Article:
Diversifying the gene pool
HOPD

A proverbial riddle asks why the chicken crossed the road. But the better riddle might be why the mountain lion didn’t, and what happened when it finally did. A Royal Society Open Science paper published this month, co-authored by two University of Wyoming researchers and their collaborators, finds that just one migrant mountain lion crossing into a generally isolated, inbred population — and successfully mating there — significantly enhances the genetic diversity of that population.

That diversity can stave off extinction, said Kyle Gustafson, post-doctoral researcher for UW’s Wildlife Genomics and Disease Ecology lab.

“In a general scientific view, most people don’t think individuals have very large effects on populations,” he said. “And this study really shows that when times get tough, individuals do matter and they can have very large impacts on populations.”

In California, mountain lions living in the Santa Ana Mountains are separated from the mountain lions living in the Eastern Peninsular Region by the 10-lane Interstate 15.

This highway acts as a barrier to movement between the two groups, which is dangerous for both populations, Gustafson said.

“In a general sense, low genetic diversity and inbreeding can cause physical abnormalities.”

While the Eastern Peninsular Region mountain lions have managed to maintain a large, more genetically diverse population, mountain lions on the other side of the highway, in the Santa Ana Mountains, have seen a decrease in their genetic diversity — and a subsequent decrease in the health of the population — brought on by rampant inbreeding.

In 15 years, while keeping tabs on 146 individual mountain lions, the researchers observed just seven individuals successfully cross the interstate, all of them male.

Females are less likely to be genetic dispersers, said Holly Ernest, professor in the Department of Veterinary Sciences, wildlife population geneticist and senior author of the paper.

“In general, a male’s home range might be 100 square miles, depending on where he lives,” she said. “And (a) female’s home range — the area that they move within — might be a quarter of that. So, a number of females rest their home ranges within a larger male’s home range.”

Of the seven mountain lions that crossed the highway without being killed by cars, just one was observed to have produced offspring in the Santa Ana Mountain population.

This mountain lion, dubbed M86, sired 11 offspring with Santa Ana females. And even though M86 mated with his own daughter in one of these instances, the introduction of one migrant mountain lion to the isolated and inbred Santa Ana mountain lions had immediate positive effects, according to the paper.

Gustafson and Ernest’s collaborators — Winston Vickers and Walter Boyce of the University of California-Davis — led a California-based team in capturing, tagging and monitoring mountain lions in both isolated populations. Whenever mountain lions were captured, samples of their blood were taken and sent to UW, for analysis at Ernest’s Wildlife Genomics and Disease Ecology lab.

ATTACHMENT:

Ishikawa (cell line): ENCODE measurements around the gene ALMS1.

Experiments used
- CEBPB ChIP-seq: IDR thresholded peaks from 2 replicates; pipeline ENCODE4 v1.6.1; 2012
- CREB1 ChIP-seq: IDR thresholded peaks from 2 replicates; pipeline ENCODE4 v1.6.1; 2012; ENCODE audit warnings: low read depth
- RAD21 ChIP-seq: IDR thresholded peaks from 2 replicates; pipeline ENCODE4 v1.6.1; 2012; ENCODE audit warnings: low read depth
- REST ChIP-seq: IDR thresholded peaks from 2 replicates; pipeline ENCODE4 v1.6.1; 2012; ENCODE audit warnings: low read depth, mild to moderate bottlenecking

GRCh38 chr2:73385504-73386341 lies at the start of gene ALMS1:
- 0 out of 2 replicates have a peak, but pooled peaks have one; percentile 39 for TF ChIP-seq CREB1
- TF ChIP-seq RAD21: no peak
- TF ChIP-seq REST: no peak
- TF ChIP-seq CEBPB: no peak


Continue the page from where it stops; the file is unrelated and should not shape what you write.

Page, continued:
“Those offspring — we were only able to find out through genetic work,” Ernest said. “So, using the DNA, (Gustafson) was able to reconstruct the family trees of these mountain lions and determine which of them are the sons and daughters of that M86 mountain lion that did cross the road.”

However, the positive effects were limited; since siring his 11th offspring, M86 was killed by a car and many of his offspring are now dead or in captivity, Gustafson said. More migration is desperately needed, he said, but becoming less and less likely to happen.

“Although mountain lions are moving across the interstate highway, there’s increasing development in the area and the chances of movement being successful are likely to decline,” he said. “And even if they get across, they have to mate to make a difference in the population.”

If the Santa Ana mountain lions go extinct, the rest of their ecosystem could be in danger, Gustafson said.

“Mountain lions are … apex predators,” he said. “They don’t have any predators that prey on them, but they can regulate wildlife communities by feeding on ungulates and other types of animals.”

The paper — titled “A single migrant enhances the genetic diversity of an inbred puma population” — follows up on other research Ernest published throughout the past two decades, establishing the low genetic diversity of the Californian mountain lion populations.

Possible solutions to the problem include relocating outside mountain lions to the Santa Ana Mountains region, but this is expensive and comes with no guarantees, said Gustafson. A relocated mountain lion could be hit by a car trying to return to the Eastern Peninsular Region or otherwise fail to mate.

Another solution could be wildlife corridors — land bridges connecting two sides of a highway and allowing animals safe passage across. This idea hints at a possible solution to Wyoming’s own animal-crossing problem.

“People are considering wildlife overpasses for I-80 with our ungulates — pronghorn, mule deer, elk — where that highway is causing a lot of mortality to those important ungulates,” Ernest said.

Ernest co-authored a separate paper — also published this month — for PLOS ONE, which suggests establishing a conservation network in California.

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